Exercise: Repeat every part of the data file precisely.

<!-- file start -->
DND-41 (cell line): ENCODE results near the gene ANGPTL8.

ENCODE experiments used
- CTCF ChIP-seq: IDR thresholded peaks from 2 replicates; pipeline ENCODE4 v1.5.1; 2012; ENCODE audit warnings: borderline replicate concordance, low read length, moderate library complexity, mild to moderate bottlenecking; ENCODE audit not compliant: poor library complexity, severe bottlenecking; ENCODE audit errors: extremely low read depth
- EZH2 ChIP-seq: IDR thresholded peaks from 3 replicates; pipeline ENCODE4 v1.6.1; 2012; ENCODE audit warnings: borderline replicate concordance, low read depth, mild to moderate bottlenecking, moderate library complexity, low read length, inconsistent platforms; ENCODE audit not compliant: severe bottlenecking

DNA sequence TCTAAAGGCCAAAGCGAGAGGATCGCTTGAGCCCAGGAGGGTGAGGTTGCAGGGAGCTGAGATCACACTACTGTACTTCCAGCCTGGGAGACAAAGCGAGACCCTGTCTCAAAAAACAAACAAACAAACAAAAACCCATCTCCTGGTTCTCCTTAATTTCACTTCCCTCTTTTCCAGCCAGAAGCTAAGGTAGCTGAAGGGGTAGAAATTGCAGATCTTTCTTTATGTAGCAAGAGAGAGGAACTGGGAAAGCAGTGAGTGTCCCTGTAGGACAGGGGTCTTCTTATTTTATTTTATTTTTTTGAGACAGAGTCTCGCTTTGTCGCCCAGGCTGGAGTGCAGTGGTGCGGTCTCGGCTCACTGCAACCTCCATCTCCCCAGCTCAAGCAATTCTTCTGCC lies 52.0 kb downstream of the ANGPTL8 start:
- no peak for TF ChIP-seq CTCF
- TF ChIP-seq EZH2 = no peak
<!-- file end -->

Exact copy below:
DND-41 (cell line): ENCODE results near the gene ANGPTL8.

ENCODE experiments used
- CTCF ChIP-seq: IDR thresholded peaks from 2 replicates; pipeline ENCODE4 v1.5.1; 2012; ENCODE audit warnings: borderline replicate concordance, low read length, moderate library complexity, mild to moderate bottlenecking; ENCODE audit not compliant: poor library complexity, severe bottlenecking; ENCODE audit errors: extremely low read depth
- EZH2 ChIP-seq: IDR thresholded peaks from 3 replicates; pipeline ENCODE4 v1.6.1; 2012; ENCODE audit warnings: borderline replicate concordance, low read depth, mild to moderate bottlenecking, moderate library complexity, low read length, inconsistent platforms; ENCODE audit not compliant: severe bottlenecking

DNA sequence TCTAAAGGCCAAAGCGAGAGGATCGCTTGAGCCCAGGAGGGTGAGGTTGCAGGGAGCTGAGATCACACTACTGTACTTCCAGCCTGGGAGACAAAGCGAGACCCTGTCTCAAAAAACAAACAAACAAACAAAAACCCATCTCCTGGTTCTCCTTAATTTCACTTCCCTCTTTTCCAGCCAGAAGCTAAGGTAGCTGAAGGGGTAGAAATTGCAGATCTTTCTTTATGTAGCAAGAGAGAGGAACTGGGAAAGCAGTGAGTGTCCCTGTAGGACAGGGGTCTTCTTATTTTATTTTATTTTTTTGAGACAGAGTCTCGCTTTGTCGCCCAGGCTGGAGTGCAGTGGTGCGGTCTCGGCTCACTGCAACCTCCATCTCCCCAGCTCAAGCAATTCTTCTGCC lies 52.0 kb downstream of the ANGPTL8 start:
- no peak for TF ChIP-seq CTCF
- TF ChIP-seq EZH2 = no peak